Should I start a writing blog?

The other day, a friend, whom we shall name Q so as not to cause embarrassment, asked me whether or not it was a good time to get started on a writing blog.

For various normal life-related reasons (stuff like education, job, mortgage and family), Q hadn’t written a while, let alone tried to sell something. Should Q start blogging now, or later, after a sale or two? OK, I shall say something embarrassing anyway: there will be sales quite quickly, because Q is a very good writer, whose style I admire.

As for blogging, I believe that there are a few things going on here:

In the first place, publishers seem to rely more and more on authors to bring their own publicity, especially small press.

Secondly, if for some reason, you break with your publisher (like—they go bust), would you really want to have all information about who your readers are in their hands? Certainly not!

Thirdly, I’ve heard it said on the internet that you need to start building an online following at least three years before selling a novel. I have no idea where that figure came from, but I strongly believe that the sooner you start building a community of online contacts, the better. I feel that sometimes people under-estimate just how much time it takes to build up a following of 1000 reliable followers on Facebook or Twitter, especially if you start as a total unknown. Online social networks are like a drop of ink on a sheet of blotting paper. They’re capable of growth at the edges, but you have to keep feeding the growing spot from the middle. Sometimes the spread will hit a particularly permeable strand of paper, and will expand irregularly, like when you hit a relationship with a superblogger, who has a high percentage of active readers.

Finding who these superbloggers are for your type of fiction and your interests takes a lot of time. Convincing these people that your work is worth their promoting effort takes even more. There are no shortcuts. A reputation as an engaging blogger takes years to build. But then: a blog is like a continuous con panel, where you build the brand that you hope to sell: you as a writer.

Then Q asked: how would you go about starting a blog?

I think that the most important reason these mysterious superbloggers exist is because they provide interesting content. What is interesting content, though? This will be different for each person. I’d advocate that besides writing, and a bit of promotion for your own work, such as when you’ll be at which cons, and which stories of yours will be published where, you concentrate on a particular interest that is related to your writing. If you write historical fantasy, you might blog about mythology, Chinese history or medieval recipes, to name a few odd choices. I write science fiction and blog about science and astronomy in terms I hope everyone can understand. Or maybe you can blog about something that’s close to you personally, such as the care and treatment of the elderly (since you may work in this field or have parents who are in this situation), or services for the blind, or children with autism. Or you might be a scuba diver or a polo player. Anything really, but I think you do need that second interest to make your blog special.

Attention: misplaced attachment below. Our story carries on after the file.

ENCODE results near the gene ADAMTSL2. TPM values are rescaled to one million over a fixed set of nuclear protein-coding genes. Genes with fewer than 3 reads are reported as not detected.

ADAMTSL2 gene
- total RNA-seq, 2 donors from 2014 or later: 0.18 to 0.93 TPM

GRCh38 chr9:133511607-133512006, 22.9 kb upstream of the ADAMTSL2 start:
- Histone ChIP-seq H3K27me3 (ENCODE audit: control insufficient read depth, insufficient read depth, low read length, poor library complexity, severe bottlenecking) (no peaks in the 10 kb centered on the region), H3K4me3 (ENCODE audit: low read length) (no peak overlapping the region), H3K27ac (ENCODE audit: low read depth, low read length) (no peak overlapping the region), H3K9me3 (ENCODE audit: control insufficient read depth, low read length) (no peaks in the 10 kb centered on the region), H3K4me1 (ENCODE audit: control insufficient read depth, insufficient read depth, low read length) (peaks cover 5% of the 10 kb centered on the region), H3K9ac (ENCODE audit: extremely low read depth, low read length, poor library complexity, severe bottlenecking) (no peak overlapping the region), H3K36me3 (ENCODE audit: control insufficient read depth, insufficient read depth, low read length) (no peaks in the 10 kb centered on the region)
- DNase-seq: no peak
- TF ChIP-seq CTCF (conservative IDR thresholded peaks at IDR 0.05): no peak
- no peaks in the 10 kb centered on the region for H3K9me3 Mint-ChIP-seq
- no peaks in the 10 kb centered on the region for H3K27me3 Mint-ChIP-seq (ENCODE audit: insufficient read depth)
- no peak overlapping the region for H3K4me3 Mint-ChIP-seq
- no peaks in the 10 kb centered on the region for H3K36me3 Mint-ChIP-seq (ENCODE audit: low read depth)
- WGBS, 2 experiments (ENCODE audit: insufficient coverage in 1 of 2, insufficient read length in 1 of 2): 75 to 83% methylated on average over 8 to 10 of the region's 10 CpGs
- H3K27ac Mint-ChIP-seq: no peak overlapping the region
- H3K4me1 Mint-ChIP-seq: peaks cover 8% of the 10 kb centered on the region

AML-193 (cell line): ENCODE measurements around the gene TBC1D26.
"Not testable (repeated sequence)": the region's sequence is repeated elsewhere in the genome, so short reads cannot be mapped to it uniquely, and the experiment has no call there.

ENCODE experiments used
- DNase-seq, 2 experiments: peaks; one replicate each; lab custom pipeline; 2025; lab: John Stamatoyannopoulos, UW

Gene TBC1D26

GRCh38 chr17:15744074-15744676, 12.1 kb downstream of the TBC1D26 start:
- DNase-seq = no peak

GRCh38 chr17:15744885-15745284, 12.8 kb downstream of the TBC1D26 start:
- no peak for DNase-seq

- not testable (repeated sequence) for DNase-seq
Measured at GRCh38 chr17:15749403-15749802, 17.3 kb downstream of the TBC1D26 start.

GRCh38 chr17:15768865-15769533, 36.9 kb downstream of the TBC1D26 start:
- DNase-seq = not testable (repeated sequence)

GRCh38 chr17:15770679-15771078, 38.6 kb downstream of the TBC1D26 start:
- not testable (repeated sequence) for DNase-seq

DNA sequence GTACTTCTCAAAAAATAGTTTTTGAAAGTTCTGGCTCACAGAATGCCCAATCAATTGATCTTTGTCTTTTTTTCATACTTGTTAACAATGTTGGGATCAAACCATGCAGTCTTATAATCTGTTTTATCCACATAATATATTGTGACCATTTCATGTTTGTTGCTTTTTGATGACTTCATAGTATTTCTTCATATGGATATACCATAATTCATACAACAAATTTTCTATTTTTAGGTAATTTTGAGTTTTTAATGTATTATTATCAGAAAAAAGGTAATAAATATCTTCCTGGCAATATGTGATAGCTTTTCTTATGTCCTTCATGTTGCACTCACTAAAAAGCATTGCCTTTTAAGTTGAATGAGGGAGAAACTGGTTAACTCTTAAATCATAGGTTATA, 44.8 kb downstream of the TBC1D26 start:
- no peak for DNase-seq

How do you start? Well, that’s easy. You pick a blog provider, choose a decent design (please, people, no grey on black, or anything on black, really), personalise it (as I have done with the image above) and you just start posting. But what about publicity, Q asked, I mean—outside Facebook.

And I went: Ha! Because if you are a blogger, the social networking sites, and I mean any and all social networking and microblogging sites, are your best friends. When you’ve posted on your blog, Twitter and Facebook is where you announce it. Use as many networks as you can and link them all up so you don’t need to post to each individually. Keep in mind that people live in different time zones and have different schedules. Repeat your announcement at a different time of day.

But, you say, I use the RSS feature, and people can subscribe to my blog. The truth is: many people don’t. Don’t be offended about this, and don’t whine about feeling left out, that people don’t love you and blah blah blah. The onus is on you to provide the people with a reason to visit your blog, and to remind them of that fact regularly. Building up a blog following is a lot of work. Repeat: Building up a blog following is a lot of work. Oh, right, I believe I said this elsewhere in this post. It takes a lot of time, and commitment, and religious, regular posting. So that’s why you start now, rather than when you’ve hit the big time. At the moment, the situation is such that you may never hit the big time without it, because unless you strike the really, really big time, no one is going to publicise your book and your brand as author as well as you. Your audience-building plan should span years, not one or two, but five or ten. It is about a constant, regular presence, and two-way interaction.

In short it comes down to a few basics: the sooner you start the better, and the more you keep the networking aspect in your hands, the more freedom you will have later. You may think these people on Facebook and Twitter are your friends, and in many cases, they are, but they are also your audience.